I Still Think Of You.

August 14, 2017

It was around this time last year, just as summer began to sunset, that you and I started to make waves. First they were tiny, soon they were tidal, and now I don’t know if there will ever be another August when I don’t think about you.

It’s not lost on me that the level to which you still puncture my thoughts is completely incongruent with the amount of time we spent together. But, that is how the human heart works. It clings to the memories of the last connection that made her feel like she was on fire, even months after the embers have stopped burning. So, I decided long ago to forgive my heart for how she beats. She is her own creature. Her own temple. Her own jungle. I can only watch lovingly as she pumps bright red blood.

I still think of you when I notice the bold print of a man’s socks and remember how you always wore your loafers without them, even in the dead of winter. I think of you anytime I’m at Marvin, the first stop on our six-hour U street date. I think of you when I see orange. Or when I hear “We lit.” Or when someone recommends a restaurant in Old Town.

I still think of you sometimes first thing in the morning. Before I know what day it is. Before I munch on breakfast. Before I scroll social media. Before my feet hit the floor. These are the broad and big picture musings where I wonder how you’re doing or where you’ve been living or if you’re happy with the way things have been.

I still think of you when I hear PnB Rock’s Selfish or Third Eye Blind’s Never Let You Go.

I still think of you when I arrive at the notes section of my phone to jot down a grocery list or capture a blog post idea. I think of the way that notes section was once a treasure trove of messages we sent to each other after we hung out. Every single time. I think of you when I glance at the bookshelf in my living room and my eyes catch the spine of the book you created, a collection of all the notes we ever shared. Dispatches from one heart to another.

I still think of you when I slip on my favorite black dress and remember the last time we saw each other, just as spring gave way to summer. I think of the subtext, sultriness and sadness you tasted on my skin that night. Each of those pieces fused until the sun came up and everything lost its color again.

I still think of you in moments such as these when I summon the audacity to tell the Internet my half-baked love stories and uncover my emotional wounds. I think of the bevy of strangers who will read this. I think of their eyes scanning this story and their minds drawing conclusions. I think of the way an essay like this can feel like a shout in the void or a shot in the dark or the shrill of a woman who is lost at sea.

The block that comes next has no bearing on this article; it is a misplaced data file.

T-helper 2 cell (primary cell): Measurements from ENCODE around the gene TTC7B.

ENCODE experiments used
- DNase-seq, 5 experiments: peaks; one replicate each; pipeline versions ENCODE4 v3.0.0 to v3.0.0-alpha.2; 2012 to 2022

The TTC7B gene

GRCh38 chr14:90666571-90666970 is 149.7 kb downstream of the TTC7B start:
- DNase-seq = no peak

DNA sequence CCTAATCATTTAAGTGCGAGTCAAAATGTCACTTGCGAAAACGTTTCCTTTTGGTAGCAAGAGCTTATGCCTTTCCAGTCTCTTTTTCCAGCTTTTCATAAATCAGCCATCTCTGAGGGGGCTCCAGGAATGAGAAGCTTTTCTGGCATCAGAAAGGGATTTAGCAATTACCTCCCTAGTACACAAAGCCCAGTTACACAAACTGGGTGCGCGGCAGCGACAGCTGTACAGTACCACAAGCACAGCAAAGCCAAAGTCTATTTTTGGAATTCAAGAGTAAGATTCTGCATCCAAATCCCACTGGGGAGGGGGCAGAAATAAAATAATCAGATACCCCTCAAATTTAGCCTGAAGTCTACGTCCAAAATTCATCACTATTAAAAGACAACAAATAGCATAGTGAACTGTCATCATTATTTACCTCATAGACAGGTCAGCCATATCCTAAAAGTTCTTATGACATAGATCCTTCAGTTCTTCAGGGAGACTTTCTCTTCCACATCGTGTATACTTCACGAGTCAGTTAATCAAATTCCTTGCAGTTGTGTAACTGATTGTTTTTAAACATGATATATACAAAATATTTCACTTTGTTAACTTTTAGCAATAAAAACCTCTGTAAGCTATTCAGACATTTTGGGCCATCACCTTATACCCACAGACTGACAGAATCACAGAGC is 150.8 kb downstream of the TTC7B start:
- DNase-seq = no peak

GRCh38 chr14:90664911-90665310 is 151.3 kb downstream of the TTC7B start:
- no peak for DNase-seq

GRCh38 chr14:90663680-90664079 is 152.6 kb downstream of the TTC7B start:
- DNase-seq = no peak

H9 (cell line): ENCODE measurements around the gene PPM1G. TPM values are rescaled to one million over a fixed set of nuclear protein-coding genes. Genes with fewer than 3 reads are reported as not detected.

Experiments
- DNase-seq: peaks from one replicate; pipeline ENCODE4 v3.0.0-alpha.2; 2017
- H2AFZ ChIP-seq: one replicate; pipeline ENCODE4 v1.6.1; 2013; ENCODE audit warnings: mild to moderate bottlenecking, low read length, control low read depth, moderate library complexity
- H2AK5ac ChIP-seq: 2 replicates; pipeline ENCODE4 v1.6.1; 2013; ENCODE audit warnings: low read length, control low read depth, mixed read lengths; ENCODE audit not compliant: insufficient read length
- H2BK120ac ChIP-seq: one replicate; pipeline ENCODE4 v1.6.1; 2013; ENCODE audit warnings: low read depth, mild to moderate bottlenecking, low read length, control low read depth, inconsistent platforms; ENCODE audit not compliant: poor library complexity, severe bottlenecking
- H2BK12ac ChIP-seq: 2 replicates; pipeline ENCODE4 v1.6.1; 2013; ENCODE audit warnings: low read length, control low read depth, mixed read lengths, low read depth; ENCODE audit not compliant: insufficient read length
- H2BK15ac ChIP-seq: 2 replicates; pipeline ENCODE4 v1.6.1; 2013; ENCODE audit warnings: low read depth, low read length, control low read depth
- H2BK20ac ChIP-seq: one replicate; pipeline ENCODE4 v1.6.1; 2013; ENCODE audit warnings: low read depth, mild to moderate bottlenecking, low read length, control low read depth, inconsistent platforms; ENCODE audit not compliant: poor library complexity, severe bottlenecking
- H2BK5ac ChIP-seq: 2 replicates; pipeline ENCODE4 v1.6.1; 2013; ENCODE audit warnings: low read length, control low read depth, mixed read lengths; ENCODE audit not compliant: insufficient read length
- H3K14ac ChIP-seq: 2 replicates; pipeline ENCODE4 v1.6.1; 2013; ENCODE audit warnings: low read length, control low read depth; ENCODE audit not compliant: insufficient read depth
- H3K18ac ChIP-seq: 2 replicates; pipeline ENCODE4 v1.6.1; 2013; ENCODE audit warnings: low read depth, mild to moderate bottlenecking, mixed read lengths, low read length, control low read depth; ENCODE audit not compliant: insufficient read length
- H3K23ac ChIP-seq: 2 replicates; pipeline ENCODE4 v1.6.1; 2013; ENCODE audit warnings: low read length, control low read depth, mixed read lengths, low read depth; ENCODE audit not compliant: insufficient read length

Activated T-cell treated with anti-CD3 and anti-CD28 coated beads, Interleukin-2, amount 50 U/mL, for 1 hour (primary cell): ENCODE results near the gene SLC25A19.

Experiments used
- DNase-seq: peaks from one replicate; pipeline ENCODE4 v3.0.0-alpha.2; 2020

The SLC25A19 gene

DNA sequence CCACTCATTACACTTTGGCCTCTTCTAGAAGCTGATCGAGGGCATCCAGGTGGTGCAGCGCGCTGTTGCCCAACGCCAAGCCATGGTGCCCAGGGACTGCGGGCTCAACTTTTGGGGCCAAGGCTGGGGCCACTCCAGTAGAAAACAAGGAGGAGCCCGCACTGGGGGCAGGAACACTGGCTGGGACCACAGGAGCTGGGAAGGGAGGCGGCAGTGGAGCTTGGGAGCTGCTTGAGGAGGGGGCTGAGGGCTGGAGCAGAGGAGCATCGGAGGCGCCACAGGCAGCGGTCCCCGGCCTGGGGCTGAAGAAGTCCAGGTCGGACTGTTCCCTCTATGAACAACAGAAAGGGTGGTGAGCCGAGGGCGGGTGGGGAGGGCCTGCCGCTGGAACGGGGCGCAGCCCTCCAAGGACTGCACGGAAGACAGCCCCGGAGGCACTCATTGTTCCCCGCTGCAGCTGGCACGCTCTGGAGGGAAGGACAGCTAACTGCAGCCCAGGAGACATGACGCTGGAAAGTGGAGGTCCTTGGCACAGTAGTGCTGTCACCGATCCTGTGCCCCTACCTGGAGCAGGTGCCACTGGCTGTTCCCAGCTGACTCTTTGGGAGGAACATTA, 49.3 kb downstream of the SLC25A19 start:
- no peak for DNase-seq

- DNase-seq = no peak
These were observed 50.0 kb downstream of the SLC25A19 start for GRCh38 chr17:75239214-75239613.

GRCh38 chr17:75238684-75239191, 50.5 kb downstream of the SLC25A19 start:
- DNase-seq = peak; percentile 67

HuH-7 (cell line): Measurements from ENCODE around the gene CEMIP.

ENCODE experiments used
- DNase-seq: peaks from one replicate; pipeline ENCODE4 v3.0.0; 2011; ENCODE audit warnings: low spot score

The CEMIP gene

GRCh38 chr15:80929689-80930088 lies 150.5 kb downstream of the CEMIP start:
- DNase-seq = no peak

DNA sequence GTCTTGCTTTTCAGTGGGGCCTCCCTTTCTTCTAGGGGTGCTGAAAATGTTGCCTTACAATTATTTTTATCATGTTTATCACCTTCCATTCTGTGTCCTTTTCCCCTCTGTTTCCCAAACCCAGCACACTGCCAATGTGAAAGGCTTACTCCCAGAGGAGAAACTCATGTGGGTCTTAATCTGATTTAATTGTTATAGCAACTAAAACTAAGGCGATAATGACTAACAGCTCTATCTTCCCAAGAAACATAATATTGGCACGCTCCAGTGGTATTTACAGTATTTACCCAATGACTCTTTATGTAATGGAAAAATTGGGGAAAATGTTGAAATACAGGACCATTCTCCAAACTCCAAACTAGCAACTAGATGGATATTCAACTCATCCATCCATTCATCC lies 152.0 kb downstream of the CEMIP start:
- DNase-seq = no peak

And then, once more, I think of you.

Xoxo,
Tyece

The Girl On Her Knees: An Undefining Moment [By Roconia Price]

July 25, 2017

For the Twenties Unscripted fifth anniversary, I’ve invited five writers who have been anchors throughout my journey to contribute guest posts during the month. I asked each writer to pen whatever they’d like relative to the theme of transformation and turning tides.

The series rounds out today with Roconia Price.

Roconia is the quiet storm. When we first got together for a dinner at Founding Farmers in 2015, she spent a good fraction of the time just listening to me chat about everything and nothing. It wasn’t until the end of dinner when she peeled open a notebook to reveal a host of ideas for her upcoming event, each concept bubbling over with her signature sense of thoughtfulness and brilliance. Roconia’s creative genius often times speaks for itself; it doesn’t require pretense or pomp and circumstance. You don’t always see it coming, but when it does, it whips, roars and downpours. I’m so excited to close out the transformation and Turning Tides series with her piece, “The Girl On Her Knees: An Undefining Moment.” 


I can see you now. Telling the woman beneath you that your nana was Chippewa and that “Roconia” is Ojibwe for “honor.” I can see you tracing her lips with your thumb, telling her that’s why the word was inked on your left pec. Kissing her. For your nana. Kissing her. For honor.

Maybe you wouldn’t think twice about that day, your narrative feeling so natural it could replace the truth. Or maybe you would, diving deep into her neck to chase away that image of me before you on my knees, imploring you not to tattoo my name on your heart.

I might have been 20 then, maybe 21. I had only come back to haunt you. To give you just enough of me that you might thirst for more. To keep you close, clinging to the idea of my forgiveness so I could sting you like a scorpion, over and over again. I sat before you on my knees, giving you elevation over my eyes, but never again over my heart. I blinked calmly, coldly, as your declaration of love passed through me like air.